The Constitution and the Electoral College
Article II, Section 1 of the Constitution provides
The executive Power shall be vested in a President of the United States of America. He shall hold his Office during the Term of four Years, and, together with the Vice President, chosen for the same Term, be elected, as follows:
Each State shall appoint, in such Manner as the Legislature thereof may direct, a Number of Electors, equal to the whole Number of Senators and Representatives to which the State may be entitled in the Congress: but no Senator or Representative, or Person holding an Office of Trust or Profit under the United States, shall be appointed an Elector.
The Electors shall meet in their respective States, and vote by Ballot for two Persons, of whom one at least shall not be an Inhabitant of the same State with themselves. And they shall make a List of all the Persons voted for, and of the Number of Votes for each; which List they shall sign and certify, and transmit sealed to the Seat of the Government of the United States, directed to the President of the Senate. The President of the Senate shall, in the Presence of the Senate and House of Representatives, open all the Certificates, and the Votes shall then be counted. The Person having the greatest Number of Votes shall be the President, if such Number be a Majority of the whole Number of Electors appointed; and if there be more than one who have such Majority, and have an equal Number of Votes, then the House of Representatives shall immediately chuse by Ballot one of them for President; and if no Person have a Majority, then from the five highest on the List the said House shall in like Manner chuse the President. But in chusing the President, the Votes shall be taken by States, the Representation from each State having one Vote; A quorum for this purpose shall consist of a Member or Members from two thirds of the States, and a Majority of all the States shall be necessary to a Choice. In every Case, after the Choice of the President, the Person having the greatest Number of Votes of the Electors shall be the Vice President. But if there should remain two or more who have equal Votes, the Senate shall chuse from them by Ballot the Vice President.
In Federalist No. 68, Alexander Hamilton said of the electoral college –
I venture somewhat further; and hesitate not to affirm, that if the manner of it be not perfect, it is at least excellent. It unites in an eminent degree all the advantages; the union of which was to be desired.
. . .
All these advantages will be happily combined in the plan devised by the convention; which is, that the people of each state shall choose a number of persons as electors, equal to the number of senators and representatives of such state in the national government, who shall assemble within the state and vote for some fit person as president. Their votes, thus given, are to be transmitted to the seat of the national government, and the person who may happen to have a majority of the whole number of votes will be the president. But as a majority of the votes might not always happen to centre on one man and as it might be unsafe to permit less than a majority to be conclusive, it is provided, that in such a contingency, the house of representatives shall select out of the candidates, who shall have the five highest numbers of votes, the man who in their opinion may be best qualified for the office.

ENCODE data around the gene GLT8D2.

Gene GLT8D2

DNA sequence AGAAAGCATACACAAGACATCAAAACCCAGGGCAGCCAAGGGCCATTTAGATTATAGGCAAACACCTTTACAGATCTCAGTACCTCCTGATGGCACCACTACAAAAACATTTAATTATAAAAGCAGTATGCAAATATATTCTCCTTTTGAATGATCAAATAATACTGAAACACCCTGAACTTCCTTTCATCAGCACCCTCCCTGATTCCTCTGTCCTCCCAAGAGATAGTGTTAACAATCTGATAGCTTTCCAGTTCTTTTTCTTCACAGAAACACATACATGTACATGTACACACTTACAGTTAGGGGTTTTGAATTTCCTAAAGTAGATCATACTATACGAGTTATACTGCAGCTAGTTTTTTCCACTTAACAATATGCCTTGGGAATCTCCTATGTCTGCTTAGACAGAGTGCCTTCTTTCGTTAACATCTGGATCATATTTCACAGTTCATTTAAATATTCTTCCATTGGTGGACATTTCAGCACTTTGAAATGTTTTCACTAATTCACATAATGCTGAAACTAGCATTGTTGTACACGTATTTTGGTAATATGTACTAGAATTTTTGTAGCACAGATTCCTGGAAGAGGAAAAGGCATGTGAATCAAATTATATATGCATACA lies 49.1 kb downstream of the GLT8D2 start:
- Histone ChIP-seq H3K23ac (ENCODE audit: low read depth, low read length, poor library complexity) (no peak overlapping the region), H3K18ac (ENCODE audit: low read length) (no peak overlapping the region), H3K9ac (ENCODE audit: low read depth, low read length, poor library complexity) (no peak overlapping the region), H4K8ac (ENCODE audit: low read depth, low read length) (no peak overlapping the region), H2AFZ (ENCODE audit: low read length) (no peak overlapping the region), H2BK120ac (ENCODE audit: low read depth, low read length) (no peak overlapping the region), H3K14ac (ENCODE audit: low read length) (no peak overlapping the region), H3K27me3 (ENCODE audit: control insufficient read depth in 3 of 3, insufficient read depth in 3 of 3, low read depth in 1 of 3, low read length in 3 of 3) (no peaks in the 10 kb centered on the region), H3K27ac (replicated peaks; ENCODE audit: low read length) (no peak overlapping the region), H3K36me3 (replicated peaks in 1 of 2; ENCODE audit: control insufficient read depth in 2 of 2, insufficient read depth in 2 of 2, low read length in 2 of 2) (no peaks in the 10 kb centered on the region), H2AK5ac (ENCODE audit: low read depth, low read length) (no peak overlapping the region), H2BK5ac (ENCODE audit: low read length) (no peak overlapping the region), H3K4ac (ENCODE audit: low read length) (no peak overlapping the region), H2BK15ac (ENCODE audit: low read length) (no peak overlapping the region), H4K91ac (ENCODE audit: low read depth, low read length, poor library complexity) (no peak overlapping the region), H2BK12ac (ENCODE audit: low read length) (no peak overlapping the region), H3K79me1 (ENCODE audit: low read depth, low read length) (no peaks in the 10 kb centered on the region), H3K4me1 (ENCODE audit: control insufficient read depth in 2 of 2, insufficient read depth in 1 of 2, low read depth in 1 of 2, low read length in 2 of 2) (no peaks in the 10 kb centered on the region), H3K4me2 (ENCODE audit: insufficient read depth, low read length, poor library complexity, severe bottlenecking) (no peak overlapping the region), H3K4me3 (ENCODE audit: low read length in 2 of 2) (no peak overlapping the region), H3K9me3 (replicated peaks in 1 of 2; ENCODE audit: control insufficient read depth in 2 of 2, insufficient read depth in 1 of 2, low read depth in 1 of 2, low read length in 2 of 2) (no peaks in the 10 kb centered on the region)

This process of election affords a moral certainty, that the office of president, will seldom fall to the lot of any man, who is not in an eminent degree endowed with the requisite qualifications. Talents for low intrigue and the little arts of popularity may alone suffice to elevate a man to the first honors in a single state; but it will require other talents and a different kind of merit to establish him in the esteem and confidence of the whole union, or of so considerable a portion of it as would be necessary to make him a successful candidate for the distinguished office of president of the United States. It will not be too strong to say, that there will be a constant probability of seeing the station filled by characters pre-eminent for ability and virtue. And this will be thought no inconsiderable recommendation of the constitution, by those, who are able to estimate the share, which the executive in every government must necessarily have in its good or ill administration.
The electoral college was the result of a compromise at the Constitutional Convention in 1787. There were four possible options proposed for selecting a national executive: election by Congress, election by state governors, election by state legislatures and direct election. The idea of the electoral college was ultimately proposed by the Committee of Eleven on Postponed Matters. The proposal was met by approval by most of the delegates and was added to the Constitution with only minor changes.